If there is no problem, nothing is happening, and there is no story. Stories are about overcoming something. If there is no “overcoming” then there is no satisfaction to the reader at the end. 

Here are The Triple-Os

Objective: The objective (some call it object, but I like objective better) is what the character wants. Once your character knows what s/he wants, s/he has an objective. Cinderella wants to go to the ball. Her sisters are going and she darned well wants to go, too!

Obstacles: Whatever stands in the character’s way of getting what s/he wants are plot obstacles. There's an old writer's axiom called the "rule of three" that tells us not to include more than three things in any one sentence. For hundreds of years three has been a magic number in our culture. Genies grant three wishes, Cinderella had two ugly sisters, there are usually three turning points or complications in a story plot, with the last one resulting in the crisis/bleak moment (some people call it the “black moment” and my friend Carla Neggers calls it the “big gloom”), just before the resolution. So it is unwise to plan more than three obstacles in any plot.

Cinderella’s obstacles are not the ugly step-sisters, the way she is treated by her mean and jealous step-mother, or her father’s inability to see through his new wife. These are her obstacles:
1. She has nothing to wear.
2. She has no way to get there.
3. She has a fairy-godmother (who solves the first two), BUT she must be home by midnight or the magic wears off!

As with most story plots, obstacles one and two are overcome, but obstacle three leads to what I like to call the bleak moment. In every story there is (or should be) that moment when it looks as if all is lost. For Cinderella, that moment happens when she’s waltzing in the Prince’s arms and the clock strikes 12.  She runs, for she knows that when the clock finishes striking, she will be standing there in rags. For Cindy, the party is over and she’ll never see the prince again. (Bleak moment)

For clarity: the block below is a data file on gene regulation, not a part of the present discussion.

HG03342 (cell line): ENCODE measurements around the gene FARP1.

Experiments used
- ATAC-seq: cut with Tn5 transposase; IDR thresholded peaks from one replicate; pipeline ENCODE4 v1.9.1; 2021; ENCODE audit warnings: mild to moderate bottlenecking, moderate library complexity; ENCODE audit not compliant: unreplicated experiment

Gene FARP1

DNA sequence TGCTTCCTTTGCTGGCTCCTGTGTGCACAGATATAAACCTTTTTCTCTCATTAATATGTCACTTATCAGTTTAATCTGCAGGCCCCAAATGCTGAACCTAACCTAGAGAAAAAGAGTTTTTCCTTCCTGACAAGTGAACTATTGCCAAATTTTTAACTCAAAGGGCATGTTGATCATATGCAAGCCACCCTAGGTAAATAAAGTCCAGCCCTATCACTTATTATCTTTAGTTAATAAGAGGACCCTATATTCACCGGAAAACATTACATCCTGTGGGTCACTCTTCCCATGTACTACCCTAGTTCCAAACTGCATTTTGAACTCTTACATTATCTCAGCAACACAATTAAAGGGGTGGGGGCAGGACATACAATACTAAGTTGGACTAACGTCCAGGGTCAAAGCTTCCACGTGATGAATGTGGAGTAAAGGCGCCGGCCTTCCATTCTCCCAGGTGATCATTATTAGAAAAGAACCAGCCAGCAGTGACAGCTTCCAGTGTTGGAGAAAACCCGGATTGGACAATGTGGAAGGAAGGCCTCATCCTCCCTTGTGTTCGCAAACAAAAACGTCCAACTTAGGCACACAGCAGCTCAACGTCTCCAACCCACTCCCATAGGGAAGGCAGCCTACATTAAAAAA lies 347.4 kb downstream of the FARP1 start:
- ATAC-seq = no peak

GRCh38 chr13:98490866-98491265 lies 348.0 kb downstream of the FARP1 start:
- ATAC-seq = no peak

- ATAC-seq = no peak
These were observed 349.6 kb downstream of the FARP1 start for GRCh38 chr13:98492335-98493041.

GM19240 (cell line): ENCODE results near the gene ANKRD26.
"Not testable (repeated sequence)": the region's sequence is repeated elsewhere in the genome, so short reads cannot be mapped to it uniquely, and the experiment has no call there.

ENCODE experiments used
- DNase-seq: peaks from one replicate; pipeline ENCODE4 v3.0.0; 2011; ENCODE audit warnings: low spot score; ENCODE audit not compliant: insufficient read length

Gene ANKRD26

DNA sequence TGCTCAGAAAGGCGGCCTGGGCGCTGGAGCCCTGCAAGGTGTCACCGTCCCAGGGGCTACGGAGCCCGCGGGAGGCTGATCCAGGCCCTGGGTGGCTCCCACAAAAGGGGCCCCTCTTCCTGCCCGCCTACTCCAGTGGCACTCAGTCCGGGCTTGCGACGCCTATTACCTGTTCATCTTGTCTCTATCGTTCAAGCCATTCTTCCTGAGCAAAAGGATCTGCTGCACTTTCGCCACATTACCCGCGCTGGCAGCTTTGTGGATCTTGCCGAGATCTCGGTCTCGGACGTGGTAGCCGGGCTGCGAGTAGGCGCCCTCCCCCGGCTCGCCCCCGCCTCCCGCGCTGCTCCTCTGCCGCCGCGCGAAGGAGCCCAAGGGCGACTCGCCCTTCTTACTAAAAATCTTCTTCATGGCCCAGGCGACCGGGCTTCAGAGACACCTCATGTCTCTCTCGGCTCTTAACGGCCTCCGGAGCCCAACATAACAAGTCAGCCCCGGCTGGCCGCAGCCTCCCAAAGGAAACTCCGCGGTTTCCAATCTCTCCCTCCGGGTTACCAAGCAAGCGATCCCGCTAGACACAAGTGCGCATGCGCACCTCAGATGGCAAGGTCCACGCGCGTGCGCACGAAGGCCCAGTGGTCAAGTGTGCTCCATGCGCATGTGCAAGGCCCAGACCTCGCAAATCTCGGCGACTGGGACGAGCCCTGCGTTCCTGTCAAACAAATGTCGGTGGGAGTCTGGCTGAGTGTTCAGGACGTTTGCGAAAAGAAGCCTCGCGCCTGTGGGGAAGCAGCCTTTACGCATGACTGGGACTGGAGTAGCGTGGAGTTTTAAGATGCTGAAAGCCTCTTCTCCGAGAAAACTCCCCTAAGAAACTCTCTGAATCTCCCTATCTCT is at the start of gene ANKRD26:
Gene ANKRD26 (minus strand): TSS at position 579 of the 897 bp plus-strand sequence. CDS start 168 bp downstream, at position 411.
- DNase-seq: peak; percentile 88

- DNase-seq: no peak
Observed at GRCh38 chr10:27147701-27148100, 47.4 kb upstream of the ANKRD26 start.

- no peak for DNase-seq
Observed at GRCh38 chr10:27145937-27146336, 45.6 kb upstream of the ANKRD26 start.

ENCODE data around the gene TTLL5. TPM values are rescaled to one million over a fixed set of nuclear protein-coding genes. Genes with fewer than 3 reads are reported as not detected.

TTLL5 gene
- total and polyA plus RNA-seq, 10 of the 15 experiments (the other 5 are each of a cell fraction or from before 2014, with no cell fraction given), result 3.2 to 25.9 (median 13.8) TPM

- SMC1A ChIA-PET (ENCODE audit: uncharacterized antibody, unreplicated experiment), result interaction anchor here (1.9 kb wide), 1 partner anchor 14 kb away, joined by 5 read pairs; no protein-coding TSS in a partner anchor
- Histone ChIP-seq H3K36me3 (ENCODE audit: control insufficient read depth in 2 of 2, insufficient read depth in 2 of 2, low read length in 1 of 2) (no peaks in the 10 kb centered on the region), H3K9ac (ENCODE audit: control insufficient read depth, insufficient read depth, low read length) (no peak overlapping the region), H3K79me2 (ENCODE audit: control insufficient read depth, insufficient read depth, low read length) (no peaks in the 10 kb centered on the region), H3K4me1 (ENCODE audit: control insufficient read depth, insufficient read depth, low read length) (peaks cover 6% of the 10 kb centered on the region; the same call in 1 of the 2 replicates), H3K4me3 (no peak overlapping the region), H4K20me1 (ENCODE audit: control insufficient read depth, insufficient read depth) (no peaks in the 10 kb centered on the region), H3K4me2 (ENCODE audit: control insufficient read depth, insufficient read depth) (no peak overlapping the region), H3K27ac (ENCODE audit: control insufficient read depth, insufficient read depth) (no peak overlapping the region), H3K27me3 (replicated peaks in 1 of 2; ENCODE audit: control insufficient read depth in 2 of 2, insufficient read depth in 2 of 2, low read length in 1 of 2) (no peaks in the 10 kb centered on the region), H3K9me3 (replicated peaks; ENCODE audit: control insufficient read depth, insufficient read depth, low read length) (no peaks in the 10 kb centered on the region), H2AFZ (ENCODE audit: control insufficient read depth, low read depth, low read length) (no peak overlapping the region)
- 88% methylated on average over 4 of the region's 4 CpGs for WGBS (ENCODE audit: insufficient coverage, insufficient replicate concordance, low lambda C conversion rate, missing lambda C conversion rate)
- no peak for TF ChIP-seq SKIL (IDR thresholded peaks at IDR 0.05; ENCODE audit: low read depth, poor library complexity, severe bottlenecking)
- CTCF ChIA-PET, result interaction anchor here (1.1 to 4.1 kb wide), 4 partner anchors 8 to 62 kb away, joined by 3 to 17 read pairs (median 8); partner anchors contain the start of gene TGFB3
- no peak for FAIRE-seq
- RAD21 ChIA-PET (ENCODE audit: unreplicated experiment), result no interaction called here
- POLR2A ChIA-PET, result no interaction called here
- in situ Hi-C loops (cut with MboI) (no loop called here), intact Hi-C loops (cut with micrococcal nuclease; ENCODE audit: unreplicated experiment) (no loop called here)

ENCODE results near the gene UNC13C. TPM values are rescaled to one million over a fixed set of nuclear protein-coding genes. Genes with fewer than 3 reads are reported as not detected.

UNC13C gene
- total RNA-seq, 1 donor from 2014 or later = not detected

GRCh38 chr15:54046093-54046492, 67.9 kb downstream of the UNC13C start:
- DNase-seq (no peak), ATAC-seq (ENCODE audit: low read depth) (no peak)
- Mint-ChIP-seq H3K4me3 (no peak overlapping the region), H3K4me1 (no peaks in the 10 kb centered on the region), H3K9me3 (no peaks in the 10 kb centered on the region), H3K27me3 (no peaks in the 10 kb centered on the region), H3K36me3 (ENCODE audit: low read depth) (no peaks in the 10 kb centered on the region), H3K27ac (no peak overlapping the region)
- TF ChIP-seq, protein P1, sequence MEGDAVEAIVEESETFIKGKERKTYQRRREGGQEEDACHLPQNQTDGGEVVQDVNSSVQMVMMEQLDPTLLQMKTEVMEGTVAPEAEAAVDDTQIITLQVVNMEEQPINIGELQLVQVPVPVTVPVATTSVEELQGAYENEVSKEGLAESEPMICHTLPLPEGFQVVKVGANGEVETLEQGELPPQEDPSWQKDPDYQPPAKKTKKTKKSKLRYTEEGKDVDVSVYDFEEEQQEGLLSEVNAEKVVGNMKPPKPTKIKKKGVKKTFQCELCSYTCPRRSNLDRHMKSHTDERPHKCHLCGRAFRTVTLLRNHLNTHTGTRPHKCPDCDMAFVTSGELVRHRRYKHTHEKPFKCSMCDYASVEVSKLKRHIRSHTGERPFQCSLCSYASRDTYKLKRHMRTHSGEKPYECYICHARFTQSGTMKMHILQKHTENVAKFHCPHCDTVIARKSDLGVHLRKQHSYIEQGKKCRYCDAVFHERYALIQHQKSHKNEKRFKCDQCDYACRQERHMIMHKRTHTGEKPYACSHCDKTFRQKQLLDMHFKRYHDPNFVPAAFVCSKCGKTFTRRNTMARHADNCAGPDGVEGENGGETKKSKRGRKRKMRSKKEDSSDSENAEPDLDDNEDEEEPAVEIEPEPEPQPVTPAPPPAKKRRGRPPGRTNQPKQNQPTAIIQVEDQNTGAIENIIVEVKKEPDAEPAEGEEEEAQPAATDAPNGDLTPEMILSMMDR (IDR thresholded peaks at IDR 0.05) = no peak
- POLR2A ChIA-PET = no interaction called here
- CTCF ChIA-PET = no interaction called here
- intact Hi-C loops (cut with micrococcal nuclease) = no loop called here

Outcome: The outcome is simply how your story ends. Every story has an outcome. Some are happy, some sad, but whatever the outcome the main character or his or her circumstances should change because of it. In our sample story, the Prince finds the slipper. Truly smitten, he searches for Cindy until he finds her. And the Outcome, of course, is they marry and live happily ever after. 

Not every story has a happy ending, of course, but there must be a resolution and the story will be better received if that resolution is satisfactory to the reader. Take the movie version of Titanic. (Another Cinderella, story plot.) Unlike Cindy, Rose is rich, but she is also a victim of her family and of her abusive fiance.  Here, quoted from the movie, is Rose’s problem statement:

"I saw my whole life as if I'd already lived it...an endless parade of parties and cotillions, yachts and polo matches...always the same narrow people, the same mindless chatter. I felt like I was standing at a great precipice, with no one to pull me back, no one who cared...or even noticed."-- Rose DeWitt Bukater

Rose’s Objective: Is to escape the life she lives and a loveless marriage so that she can find freedom. 

Rose’s obstacles:

1. Her family and fiancé  punish her when she doesn’t conform to their expectations.




2. Depression that leads her to consider suicide.



3. The ship’s sinking and Jack’s death (bleak moment)